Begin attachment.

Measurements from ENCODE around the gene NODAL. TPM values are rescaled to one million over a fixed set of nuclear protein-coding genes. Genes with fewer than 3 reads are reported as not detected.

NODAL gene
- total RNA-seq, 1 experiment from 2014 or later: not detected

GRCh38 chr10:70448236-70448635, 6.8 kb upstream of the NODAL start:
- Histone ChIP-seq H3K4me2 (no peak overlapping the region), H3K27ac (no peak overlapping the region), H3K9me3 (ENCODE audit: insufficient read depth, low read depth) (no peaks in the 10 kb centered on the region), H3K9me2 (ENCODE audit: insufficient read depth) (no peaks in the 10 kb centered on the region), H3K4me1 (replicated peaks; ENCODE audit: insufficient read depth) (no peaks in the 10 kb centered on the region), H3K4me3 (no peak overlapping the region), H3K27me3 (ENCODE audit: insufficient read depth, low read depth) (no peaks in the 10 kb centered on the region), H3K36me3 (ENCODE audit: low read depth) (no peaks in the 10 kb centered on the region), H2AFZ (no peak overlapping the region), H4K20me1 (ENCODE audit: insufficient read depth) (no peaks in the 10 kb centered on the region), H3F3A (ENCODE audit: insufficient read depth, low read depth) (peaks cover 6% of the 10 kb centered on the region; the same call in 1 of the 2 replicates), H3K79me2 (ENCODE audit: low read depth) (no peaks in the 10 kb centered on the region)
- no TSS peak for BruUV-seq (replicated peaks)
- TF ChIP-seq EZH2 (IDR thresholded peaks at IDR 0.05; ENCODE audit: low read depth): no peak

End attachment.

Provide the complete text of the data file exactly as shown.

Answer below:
Measurements from ENCODE around the gene NODAL. TPM values are rescaled to one million over a fixed set of nuclear protein-coding genes. Genes with fewer than 3 reads are reported as not detected.

NODAL gene
- total RNA-seq, 1 experiment from 2014 or later: not detected

GRCh38 chr10:70448236-70448635, 6.8 kb upstream of the NODAL start:
- Histone ChIP-seq H3K4me2 (no peak overlapping the region), H3K27ac (no peak overlapping the region), H3K9me3 (ENCODE audit: insufficient read depth, low read depth) (no peaks in the 10 kb centered on the region), H3K9me2 (ENCODE audit: insufficient read depth) (no peaks in the 10 kb centered on the region), H3K4me1 (replicated peaks; ENCODE audit: insufficient read depth) (no peaks in the 10 kb centered on the region), H3K4me3 (no peak overlapping the region), H3K27me3 (ENCODE audit: insufficient read depth, low read depth) (no peaks in the 10 kb centered on the region), H3K36me3 (ENCODE audit: low read depth) (no peaks in the 10 kb centered on the region), H2AFZ (no peak overlapping the region), H4K20me1 (ENCODE audit: insufficient read depth) (no peaks in the 10 kb centered on the region), H3F3A (ENCODE audit: insufficient read depth, low read depth) (peaks cover 6% of the 10 kb centered on the region; the same call in 1 of the 2 replicates), H3K79me2 (ENCODE audit: low read depth) (no peaks in the 10 kb centered on the region)
- no TSS peak for BruUV-seq (replicated peaks)
- TF ChIP-seq EZH2 (IDR thresholded peaks at IDR 0.05; ENCODE audit: low read depth): no peak